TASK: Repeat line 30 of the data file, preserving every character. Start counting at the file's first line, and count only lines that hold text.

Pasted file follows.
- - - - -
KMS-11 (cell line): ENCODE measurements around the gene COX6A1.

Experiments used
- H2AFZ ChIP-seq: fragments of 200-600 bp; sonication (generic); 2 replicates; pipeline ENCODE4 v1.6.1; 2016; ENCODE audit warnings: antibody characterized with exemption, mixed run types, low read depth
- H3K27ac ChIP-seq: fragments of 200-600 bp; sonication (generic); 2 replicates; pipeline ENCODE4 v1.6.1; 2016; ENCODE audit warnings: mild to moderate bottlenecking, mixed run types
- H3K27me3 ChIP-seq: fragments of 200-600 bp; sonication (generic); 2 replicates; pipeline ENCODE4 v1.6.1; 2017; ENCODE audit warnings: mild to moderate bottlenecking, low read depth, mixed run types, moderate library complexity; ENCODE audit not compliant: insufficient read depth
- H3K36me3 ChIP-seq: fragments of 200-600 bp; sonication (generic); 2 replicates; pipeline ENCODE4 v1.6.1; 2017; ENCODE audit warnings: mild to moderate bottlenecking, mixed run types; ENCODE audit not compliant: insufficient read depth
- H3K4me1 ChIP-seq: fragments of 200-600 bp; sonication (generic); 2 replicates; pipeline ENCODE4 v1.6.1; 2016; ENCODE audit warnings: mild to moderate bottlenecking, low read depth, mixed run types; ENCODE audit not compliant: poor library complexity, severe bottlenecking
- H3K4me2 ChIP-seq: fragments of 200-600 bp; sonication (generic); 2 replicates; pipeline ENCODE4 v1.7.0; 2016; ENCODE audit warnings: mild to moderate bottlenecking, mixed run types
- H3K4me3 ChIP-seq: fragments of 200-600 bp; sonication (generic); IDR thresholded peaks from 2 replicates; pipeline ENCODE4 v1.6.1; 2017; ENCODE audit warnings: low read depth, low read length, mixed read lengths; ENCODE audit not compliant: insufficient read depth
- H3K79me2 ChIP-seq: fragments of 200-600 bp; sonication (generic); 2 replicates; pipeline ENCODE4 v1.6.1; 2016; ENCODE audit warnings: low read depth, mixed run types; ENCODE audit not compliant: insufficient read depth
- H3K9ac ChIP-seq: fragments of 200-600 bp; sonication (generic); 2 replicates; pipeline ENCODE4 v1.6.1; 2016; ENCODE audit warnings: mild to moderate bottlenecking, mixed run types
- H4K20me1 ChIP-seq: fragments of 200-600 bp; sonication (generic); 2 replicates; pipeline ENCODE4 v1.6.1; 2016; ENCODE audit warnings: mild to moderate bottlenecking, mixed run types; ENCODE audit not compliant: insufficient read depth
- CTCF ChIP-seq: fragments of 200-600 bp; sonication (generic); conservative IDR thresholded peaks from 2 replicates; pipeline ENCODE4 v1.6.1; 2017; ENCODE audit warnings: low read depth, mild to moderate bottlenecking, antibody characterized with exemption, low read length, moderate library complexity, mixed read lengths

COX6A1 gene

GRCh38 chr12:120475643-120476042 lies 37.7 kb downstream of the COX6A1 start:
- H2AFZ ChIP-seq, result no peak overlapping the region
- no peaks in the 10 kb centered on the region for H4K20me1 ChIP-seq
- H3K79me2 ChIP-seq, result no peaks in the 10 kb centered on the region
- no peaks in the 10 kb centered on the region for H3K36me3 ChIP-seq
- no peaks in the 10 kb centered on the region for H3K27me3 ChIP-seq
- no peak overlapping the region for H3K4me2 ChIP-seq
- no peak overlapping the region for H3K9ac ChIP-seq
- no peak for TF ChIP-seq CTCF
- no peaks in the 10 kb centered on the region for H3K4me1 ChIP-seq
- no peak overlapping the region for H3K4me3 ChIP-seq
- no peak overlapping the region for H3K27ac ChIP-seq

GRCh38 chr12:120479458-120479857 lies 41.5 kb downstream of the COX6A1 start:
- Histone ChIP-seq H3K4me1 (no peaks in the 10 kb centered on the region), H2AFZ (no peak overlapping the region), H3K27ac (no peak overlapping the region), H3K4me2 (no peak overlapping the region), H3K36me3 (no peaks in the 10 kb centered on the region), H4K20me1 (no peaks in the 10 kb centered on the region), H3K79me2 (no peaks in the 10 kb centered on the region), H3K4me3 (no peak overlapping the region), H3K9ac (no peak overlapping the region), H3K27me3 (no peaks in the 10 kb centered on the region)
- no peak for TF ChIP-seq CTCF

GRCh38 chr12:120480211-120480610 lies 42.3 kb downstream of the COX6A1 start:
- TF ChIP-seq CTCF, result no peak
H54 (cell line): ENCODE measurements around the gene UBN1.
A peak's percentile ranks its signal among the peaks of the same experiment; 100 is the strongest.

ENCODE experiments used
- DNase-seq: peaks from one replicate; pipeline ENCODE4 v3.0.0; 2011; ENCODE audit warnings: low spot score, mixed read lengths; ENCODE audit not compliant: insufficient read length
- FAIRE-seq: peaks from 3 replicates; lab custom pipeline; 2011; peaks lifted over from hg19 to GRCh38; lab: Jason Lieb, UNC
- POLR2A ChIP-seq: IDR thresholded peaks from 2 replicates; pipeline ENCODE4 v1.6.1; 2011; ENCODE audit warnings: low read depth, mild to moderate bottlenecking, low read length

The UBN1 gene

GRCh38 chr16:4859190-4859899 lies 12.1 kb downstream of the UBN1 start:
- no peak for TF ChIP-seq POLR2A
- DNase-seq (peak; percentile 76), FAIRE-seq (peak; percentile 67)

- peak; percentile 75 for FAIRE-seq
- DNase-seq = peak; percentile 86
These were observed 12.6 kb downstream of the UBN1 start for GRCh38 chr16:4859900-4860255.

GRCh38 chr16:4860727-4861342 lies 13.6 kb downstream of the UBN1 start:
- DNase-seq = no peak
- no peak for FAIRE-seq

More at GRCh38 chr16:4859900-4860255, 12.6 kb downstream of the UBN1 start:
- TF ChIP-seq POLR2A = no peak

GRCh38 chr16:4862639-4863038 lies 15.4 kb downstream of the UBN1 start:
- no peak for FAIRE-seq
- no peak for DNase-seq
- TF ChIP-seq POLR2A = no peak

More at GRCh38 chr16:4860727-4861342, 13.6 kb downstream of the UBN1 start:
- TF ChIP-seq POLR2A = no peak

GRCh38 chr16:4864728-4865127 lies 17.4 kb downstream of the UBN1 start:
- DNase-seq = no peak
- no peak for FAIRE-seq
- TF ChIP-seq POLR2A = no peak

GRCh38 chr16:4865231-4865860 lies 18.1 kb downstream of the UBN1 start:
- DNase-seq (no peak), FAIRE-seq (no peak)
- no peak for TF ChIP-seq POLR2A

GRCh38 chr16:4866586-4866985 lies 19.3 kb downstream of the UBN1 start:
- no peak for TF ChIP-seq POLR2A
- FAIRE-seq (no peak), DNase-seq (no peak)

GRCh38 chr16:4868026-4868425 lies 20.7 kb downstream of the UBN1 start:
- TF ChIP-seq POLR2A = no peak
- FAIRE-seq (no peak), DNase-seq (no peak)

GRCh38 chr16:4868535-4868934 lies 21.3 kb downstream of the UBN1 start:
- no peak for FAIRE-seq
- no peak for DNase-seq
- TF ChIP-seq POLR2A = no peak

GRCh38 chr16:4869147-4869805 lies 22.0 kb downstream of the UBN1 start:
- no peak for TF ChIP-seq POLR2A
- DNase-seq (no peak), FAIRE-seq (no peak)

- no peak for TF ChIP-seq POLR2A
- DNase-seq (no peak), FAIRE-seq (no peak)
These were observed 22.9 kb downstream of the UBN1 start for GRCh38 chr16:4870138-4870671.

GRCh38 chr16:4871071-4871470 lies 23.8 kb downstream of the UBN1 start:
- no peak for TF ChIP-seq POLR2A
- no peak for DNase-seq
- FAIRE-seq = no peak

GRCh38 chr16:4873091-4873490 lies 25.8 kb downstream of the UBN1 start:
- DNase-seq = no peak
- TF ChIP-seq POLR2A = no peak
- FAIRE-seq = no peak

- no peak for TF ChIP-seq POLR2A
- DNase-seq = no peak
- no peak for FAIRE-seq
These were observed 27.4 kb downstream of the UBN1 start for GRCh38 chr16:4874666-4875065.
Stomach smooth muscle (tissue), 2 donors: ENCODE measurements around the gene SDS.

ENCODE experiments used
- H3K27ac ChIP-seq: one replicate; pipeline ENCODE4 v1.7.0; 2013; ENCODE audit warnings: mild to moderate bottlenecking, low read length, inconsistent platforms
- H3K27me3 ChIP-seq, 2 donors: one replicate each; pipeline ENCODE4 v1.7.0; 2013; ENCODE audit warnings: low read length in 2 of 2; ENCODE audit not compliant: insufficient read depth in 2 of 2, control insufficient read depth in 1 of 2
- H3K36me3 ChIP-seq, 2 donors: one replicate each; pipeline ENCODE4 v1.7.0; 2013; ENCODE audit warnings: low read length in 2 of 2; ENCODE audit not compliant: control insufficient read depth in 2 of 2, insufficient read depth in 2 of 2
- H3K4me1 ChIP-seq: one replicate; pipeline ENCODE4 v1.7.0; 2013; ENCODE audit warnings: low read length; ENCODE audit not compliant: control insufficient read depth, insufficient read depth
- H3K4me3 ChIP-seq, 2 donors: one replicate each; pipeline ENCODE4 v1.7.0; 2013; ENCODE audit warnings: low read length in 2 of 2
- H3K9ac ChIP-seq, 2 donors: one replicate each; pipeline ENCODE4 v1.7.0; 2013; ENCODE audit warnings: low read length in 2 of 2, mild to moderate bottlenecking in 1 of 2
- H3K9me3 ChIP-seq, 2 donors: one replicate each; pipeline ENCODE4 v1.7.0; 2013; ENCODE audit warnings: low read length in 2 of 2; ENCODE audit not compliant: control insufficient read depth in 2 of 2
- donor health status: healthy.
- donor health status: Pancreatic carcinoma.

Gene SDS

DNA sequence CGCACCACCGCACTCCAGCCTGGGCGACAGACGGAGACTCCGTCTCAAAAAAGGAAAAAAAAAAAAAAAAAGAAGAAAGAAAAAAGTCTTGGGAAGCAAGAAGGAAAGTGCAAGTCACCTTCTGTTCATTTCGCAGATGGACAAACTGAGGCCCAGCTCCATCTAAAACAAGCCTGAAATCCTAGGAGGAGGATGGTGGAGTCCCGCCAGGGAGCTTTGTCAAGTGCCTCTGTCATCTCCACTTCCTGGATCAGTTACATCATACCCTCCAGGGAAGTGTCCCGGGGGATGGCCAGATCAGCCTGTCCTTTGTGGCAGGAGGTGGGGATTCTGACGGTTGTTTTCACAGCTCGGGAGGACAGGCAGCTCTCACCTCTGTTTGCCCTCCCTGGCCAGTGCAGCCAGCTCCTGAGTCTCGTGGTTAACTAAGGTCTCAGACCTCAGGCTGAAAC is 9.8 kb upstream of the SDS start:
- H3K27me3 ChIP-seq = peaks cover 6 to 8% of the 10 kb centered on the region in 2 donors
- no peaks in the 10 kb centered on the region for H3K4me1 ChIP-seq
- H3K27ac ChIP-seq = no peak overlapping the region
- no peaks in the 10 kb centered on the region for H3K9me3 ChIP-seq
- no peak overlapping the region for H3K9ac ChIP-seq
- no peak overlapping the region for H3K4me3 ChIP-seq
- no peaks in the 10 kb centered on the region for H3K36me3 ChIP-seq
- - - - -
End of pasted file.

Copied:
GRCh38 chr12:120480211-120480610 lies 42.3 kb downstream of the COX6A1 start: